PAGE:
Caution over anonymous data stumbling point for service.
When it was announced last month that the NHS’s plan to digitise patient information under the Care.data scheme has been pushed back to an autumn 2014 launch, much of the public breathed a sigh of relief.
Despite the second Caldicott Review undertaken by the government, there are still concerns that despite patient data being anonymised, there is an element of privacy invasion in the scheme.
But Adrian Conduit, director of healthcare at Hitachi Consulting UK, has told CBR that so long as Care.data follows the accepted guidelines surrounding the privacy and security of patient data, it will act as an important starting point in enabling greater information sharing.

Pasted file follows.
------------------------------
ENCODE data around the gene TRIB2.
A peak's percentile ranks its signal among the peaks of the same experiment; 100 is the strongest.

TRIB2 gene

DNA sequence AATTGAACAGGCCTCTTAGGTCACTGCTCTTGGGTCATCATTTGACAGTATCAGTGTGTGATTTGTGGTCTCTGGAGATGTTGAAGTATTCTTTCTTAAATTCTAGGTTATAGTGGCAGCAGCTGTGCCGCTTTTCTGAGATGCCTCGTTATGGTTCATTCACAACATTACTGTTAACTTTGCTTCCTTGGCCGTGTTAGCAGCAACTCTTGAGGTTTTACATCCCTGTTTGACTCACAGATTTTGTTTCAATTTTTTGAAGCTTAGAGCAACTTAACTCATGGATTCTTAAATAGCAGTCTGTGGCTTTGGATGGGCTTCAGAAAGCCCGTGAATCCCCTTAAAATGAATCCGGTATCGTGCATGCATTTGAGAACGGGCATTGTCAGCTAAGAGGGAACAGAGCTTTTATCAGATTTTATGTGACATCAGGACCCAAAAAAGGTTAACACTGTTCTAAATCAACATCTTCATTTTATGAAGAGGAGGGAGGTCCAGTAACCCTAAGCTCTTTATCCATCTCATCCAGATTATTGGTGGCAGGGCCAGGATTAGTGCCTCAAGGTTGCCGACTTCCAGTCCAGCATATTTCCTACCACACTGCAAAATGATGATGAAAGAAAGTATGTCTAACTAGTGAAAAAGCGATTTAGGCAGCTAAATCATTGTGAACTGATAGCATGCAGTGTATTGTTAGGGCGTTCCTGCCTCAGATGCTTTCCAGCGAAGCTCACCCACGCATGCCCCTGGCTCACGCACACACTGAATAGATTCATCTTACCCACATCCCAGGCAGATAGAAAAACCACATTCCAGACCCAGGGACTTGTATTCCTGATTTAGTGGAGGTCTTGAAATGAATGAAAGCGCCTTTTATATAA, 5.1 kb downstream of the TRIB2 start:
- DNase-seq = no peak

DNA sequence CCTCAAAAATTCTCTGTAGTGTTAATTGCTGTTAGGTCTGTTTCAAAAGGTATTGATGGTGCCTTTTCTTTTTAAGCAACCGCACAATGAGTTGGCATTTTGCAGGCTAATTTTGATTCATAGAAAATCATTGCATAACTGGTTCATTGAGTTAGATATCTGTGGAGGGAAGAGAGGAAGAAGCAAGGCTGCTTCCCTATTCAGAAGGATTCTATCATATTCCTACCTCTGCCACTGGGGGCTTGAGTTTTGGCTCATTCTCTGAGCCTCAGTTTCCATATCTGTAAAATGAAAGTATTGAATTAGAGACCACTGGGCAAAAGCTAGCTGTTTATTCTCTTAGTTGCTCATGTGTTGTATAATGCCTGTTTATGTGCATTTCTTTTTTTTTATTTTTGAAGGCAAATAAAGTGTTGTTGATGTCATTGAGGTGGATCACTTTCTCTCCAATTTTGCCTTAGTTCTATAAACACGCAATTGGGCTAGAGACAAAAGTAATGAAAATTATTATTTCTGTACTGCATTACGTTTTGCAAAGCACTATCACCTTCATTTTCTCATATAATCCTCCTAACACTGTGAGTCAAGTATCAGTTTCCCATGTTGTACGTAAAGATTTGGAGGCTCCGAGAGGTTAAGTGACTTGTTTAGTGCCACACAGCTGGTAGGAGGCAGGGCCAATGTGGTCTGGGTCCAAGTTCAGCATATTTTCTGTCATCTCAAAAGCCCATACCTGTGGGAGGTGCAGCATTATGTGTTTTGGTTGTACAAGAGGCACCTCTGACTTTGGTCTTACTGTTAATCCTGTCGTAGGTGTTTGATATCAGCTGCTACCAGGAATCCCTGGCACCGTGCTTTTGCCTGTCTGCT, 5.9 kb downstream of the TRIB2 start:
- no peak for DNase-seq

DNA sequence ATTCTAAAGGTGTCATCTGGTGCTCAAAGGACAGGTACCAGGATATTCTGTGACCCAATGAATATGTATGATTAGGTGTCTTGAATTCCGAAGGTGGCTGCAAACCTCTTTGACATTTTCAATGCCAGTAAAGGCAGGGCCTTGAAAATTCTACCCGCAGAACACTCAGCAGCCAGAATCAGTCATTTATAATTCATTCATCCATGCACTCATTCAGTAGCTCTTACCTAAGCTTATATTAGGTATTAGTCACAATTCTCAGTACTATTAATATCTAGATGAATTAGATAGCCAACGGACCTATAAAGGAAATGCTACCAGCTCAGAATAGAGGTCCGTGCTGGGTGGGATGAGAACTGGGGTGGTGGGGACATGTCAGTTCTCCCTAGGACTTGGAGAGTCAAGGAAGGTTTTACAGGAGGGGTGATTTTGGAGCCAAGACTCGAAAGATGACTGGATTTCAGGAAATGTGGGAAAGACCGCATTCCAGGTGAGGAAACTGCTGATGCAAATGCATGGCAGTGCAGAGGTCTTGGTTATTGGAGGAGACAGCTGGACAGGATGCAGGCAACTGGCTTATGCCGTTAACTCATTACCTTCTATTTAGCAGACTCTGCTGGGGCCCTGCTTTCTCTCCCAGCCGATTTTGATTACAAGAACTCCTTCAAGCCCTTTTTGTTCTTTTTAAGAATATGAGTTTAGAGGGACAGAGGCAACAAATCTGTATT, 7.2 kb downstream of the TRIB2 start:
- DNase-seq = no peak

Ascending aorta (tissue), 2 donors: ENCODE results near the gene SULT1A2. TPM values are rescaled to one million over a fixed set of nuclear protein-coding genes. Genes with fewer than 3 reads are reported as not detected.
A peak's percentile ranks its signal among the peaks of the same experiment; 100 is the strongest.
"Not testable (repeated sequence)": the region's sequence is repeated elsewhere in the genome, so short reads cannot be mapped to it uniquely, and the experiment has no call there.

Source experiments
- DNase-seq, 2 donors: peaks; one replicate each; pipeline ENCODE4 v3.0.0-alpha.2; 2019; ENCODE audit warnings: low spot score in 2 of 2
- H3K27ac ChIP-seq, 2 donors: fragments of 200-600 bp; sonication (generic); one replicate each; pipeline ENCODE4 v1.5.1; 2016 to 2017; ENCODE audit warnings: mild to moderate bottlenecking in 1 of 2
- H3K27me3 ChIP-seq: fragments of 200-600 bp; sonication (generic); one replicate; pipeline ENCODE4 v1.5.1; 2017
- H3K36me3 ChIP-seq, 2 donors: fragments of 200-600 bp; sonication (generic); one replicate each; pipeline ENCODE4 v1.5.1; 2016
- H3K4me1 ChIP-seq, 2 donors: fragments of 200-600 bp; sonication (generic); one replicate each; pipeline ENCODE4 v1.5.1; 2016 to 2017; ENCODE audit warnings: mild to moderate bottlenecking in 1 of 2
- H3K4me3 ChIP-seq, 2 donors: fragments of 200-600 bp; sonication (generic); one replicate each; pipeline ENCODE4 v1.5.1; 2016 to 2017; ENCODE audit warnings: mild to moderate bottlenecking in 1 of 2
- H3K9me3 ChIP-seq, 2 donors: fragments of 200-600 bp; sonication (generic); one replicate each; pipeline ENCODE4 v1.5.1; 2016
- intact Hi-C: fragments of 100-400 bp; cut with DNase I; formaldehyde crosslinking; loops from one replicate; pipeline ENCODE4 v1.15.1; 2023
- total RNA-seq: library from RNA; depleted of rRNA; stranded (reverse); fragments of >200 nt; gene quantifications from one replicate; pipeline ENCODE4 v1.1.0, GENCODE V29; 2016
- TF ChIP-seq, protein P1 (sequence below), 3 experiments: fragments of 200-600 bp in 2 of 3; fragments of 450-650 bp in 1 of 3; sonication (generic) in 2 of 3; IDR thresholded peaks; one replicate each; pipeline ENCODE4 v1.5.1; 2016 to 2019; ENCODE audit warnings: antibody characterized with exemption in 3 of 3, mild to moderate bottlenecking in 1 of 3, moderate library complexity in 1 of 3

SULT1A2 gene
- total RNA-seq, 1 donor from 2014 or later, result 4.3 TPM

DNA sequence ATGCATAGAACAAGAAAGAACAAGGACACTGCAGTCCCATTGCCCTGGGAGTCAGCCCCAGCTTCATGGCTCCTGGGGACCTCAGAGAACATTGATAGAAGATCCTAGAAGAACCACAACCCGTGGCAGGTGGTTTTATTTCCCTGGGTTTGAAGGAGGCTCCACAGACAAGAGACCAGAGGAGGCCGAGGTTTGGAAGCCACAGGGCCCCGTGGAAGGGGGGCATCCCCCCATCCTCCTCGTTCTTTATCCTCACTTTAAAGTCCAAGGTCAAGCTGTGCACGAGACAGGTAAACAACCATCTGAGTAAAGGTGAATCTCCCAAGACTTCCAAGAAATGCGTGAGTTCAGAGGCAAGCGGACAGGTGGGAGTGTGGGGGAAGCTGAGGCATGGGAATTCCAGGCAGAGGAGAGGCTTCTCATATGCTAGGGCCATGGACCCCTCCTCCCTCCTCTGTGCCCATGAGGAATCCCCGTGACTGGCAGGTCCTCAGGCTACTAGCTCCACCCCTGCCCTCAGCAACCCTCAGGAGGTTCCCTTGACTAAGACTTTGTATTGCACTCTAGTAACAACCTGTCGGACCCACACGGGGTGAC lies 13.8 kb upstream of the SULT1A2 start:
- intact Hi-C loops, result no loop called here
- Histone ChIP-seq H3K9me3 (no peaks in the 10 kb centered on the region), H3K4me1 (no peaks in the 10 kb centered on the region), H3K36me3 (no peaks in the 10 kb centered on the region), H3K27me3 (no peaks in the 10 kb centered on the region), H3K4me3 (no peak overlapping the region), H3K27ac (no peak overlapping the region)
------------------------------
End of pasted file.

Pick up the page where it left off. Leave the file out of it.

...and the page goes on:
"What needs to be improved moving forwards is how we engage the public about the initiative to ensure successful adoption so that they are assured that the purposes for collecting and analysing their data is appropriate and will lead to better services for them and their families," he said.
Ultimately, collecting, analysing and honing the patient data available will provide the NHS with insights that can be used to improve the consistency of health services and identify new models of care that provide adequate support for the patient outside hospital.
But Conduit emphasised that sharing GP’s patient data is only part of the picture. "Healthcare data from GPs is a major source of patient information but not the only one. To ensure the success of Care.data, it will be important to integrate data from other areas, such as social care, to design integrated services that are tailored to the needs of individuals," he said.
"For the NHS to deliver truly joined-up services, it will be important to have access to patient information across all the settings where care is delivered."